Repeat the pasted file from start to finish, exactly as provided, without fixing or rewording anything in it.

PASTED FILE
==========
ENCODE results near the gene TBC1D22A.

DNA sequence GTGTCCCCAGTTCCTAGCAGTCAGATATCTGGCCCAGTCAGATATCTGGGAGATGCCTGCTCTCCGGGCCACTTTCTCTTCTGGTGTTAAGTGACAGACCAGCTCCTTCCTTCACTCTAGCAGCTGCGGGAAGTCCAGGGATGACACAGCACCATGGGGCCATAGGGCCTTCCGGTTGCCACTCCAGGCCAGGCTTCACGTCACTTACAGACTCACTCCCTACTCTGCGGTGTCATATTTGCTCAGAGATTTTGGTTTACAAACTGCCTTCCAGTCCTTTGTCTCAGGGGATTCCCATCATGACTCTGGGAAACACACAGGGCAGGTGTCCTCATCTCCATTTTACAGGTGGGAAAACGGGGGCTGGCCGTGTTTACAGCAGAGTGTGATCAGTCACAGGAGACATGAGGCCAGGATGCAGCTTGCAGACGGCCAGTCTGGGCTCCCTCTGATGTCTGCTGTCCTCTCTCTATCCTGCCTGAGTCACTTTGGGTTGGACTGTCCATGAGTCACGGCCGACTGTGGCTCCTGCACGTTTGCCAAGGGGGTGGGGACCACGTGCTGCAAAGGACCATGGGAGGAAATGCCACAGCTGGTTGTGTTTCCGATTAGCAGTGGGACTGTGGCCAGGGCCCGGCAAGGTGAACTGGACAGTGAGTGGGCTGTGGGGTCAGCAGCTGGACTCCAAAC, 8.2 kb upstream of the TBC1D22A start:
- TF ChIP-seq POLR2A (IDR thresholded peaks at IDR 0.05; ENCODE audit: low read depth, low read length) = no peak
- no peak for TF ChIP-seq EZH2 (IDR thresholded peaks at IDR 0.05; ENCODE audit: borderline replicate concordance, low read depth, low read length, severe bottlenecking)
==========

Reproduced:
ENCODE results near the gene TBC1D22A.

DNA sequence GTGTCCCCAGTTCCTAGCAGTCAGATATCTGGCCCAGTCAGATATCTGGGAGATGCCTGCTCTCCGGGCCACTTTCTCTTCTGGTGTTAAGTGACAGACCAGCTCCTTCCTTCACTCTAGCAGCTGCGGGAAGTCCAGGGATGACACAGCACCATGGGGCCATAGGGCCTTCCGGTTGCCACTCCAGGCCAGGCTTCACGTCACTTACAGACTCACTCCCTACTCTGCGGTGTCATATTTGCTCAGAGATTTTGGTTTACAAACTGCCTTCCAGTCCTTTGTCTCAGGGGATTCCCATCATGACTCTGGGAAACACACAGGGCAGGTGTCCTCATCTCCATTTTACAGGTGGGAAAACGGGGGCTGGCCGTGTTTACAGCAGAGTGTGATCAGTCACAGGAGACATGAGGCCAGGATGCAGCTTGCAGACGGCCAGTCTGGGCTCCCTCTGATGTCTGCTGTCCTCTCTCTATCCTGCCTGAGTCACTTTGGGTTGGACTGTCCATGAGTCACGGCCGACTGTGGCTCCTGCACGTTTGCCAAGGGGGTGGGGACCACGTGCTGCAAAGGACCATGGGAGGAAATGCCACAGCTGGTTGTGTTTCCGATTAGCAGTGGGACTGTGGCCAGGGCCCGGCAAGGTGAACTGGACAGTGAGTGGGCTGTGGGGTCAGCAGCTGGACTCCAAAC, 8.2 kb upstream of the TBC1D22A start:
- TF ChIP-seq POLR2A (IDR thresholded peaks at IDR 0.05; ENCODE audit: low read depth, low read length) = no peak
- no peak for TF ChIP-seq EZH2 (IDR thresholded peaks at IDR 0.05; ENCODE audit: borderline replicate concordance, low read depth, low read length, severe bottlenecking)